Posted by: rcwriter | November 15, 2008

Faith ‘n Fiction Saturday


To find out what other's have to say on this topic, visit www.myfriendamy.blogspot.com

My Friend Amy

It’s the new button beautiful?  MizB of Should Be Reading created this wonderful button for Faith ‘n Fiction Saturday. Click on the button, and that will take you to My Friend Amy’s Blog where you’ll find links to other answers. Check out My Friend Amy‘s blog for links to other answers.

Today’s topic:

The past couple of days there has been a big flare-up in the broader book blogging community regarding review policies and a blogger’s obligation to an author once they’ve received a review copy. For those of you who belong to the blogging alliance FIRST, we’ve also discussed this issue a little bit.

I decided to make today’s question about this, because I think this is an even tougher situation for Christian reviewers who review Christian books. So here goes…do you receive review copies of Christian books? If so, do you review them honestly? How do you handle it when you don’t like a book but are obligated to provide a review? Who do you see your first commitment being to in book reviewing (besides God)? Yourself? The author? Your readers? Does your review change based on the spiritual content of the book or is it solely based on technical or artistic merit? Have you ever had a negative experience with an author after giving them a negative review? (please don’t name names)

Boy, this is a tough set of questions that required me to really think. Thanks for the challenge Amy.

Yes, I do receive Christian books for review. The UPS man knows my house. When I read a book for review, my main focus is the reader. They are the ones who want to know if a book is worth their time and energy. Therefore, I must do my best to review a book honestly.

Since all readers are different and want different things from a book, I keep an objective perspective. I look for both positive and negative aspects of the book. That’s when I came up with my Favorites/Dislikes. Sometimes these dislikes are character flaws, writing flaws, or storyline flaws. Sometimes they are nothing more than a part I really liked, or didn’t like. On a side note: if I encounter a book that is contrary to God’s word, or has no redeeming value, I will either not review that book, or make it known. I can’t override God’s word to spare someone’s feelings. I’m not here to judge, but I’m obligated to follow God’s law.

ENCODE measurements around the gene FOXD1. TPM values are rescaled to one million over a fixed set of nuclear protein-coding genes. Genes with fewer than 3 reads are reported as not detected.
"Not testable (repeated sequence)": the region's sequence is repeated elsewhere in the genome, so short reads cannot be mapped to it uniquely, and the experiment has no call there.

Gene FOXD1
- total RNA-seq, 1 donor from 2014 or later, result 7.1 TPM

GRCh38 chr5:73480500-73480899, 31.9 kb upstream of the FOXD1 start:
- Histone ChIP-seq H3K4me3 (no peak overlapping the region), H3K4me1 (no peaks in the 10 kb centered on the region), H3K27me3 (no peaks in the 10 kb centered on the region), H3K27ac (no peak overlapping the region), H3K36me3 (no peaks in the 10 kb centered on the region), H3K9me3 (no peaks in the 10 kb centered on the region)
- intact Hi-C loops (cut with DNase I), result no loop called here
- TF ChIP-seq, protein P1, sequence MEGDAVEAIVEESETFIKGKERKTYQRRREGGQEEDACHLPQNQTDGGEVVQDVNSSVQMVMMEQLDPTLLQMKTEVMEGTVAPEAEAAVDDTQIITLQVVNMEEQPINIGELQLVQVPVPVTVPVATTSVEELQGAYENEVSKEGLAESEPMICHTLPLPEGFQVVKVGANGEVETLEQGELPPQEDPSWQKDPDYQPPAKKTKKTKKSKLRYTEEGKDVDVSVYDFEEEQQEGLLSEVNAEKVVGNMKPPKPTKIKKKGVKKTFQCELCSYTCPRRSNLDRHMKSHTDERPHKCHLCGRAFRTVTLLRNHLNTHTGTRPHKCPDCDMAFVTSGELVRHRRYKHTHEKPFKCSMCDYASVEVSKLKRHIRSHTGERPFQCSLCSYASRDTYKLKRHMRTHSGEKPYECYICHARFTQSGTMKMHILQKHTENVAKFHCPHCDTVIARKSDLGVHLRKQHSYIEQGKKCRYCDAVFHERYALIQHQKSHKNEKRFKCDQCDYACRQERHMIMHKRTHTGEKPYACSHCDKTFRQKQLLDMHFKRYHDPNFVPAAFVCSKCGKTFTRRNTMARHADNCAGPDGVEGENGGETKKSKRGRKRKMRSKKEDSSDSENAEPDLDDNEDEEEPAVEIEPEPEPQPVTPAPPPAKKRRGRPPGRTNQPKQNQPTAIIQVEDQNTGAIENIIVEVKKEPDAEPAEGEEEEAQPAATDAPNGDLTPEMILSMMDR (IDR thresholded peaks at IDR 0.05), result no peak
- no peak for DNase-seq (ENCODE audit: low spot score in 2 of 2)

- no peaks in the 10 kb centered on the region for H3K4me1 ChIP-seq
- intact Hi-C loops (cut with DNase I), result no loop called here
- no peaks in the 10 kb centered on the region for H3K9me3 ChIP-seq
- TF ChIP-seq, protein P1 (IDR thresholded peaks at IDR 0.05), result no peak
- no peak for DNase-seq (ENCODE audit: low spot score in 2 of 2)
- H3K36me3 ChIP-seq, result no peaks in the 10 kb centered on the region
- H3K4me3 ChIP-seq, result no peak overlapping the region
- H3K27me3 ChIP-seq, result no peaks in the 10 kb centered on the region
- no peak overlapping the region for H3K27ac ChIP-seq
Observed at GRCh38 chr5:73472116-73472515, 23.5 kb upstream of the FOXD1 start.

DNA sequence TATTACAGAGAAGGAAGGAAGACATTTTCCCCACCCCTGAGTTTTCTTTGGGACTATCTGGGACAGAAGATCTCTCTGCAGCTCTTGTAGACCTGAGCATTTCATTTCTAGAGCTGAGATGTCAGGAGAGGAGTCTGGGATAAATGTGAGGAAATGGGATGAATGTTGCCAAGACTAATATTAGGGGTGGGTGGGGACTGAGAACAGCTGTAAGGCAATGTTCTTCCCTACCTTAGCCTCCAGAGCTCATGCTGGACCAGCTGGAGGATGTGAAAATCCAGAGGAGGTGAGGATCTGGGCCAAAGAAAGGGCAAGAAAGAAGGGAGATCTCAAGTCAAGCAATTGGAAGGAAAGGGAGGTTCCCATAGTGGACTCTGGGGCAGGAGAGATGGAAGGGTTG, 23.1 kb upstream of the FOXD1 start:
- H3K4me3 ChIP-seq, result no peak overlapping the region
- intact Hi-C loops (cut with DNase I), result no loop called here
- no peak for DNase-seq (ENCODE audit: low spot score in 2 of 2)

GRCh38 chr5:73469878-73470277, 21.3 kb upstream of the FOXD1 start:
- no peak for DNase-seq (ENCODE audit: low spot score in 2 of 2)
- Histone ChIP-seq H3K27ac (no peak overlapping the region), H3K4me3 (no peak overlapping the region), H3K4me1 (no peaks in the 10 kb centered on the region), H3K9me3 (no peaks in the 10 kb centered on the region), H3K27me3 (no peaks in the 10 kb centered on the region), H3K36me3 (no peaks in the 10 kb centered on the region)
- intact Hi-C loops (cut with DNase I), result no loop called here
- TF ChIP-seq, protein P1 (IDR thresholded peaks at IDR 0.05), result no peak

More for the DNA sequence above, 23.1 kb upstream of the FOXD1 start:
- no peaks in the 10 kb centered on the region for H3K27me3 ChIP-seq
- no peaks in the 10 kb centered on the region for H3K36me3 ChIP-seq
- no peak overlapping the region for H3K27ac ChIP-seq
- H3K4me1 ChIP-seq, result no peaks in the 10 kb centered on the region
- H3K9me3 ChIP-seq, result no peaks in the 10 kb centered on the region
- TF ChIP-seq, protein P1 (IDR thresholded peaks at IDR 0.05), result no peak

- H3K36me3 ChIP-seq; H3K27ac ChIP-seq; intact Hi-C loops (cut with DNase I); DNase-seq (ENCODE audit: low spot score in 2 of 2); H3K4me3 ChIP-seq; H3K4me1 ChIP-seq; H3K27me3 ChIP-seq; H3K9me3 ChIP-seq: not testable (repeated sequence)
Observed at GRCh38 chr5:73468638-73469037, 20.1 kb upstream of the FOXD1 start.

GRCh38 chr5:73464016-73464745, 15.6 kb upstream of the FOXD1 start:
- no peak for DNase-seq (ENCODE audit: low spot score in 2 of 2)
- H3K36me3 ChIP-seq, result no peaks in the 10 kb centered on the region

Fortunately, I’ve never encountered an angry writer. I’m sure as I do more book reviews I will. I’ll cross that bridge when I get to it. 

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Responses

  1. I think it is beneficial to the readers of the reviews we post to hear the good with the bad, otherwise, we aren’t being honest and they will be disappointed.

    ~ Wendi

    I’ve got mine up late . . .
    Here
    is my Faith ‘n Fiction Saturday post.

  2. Good idea with the Favorites/Dislikes addition to your reviews. That would help readers know if they might like it even though you didnt.

  3. I like your favorite and dislikes idea too. 🙂 I have gone out of my favorite genres but for the most part that is when the description already gives me an idea that I will like it.

    Have a great weekend!

  4. I like the favorite/dislikes idea. Happy FiF Day!

  5. Yes, being objective is awesome. That’s why a lot of the times I won’t write reviews on the genres I know that I don’t like. 😉


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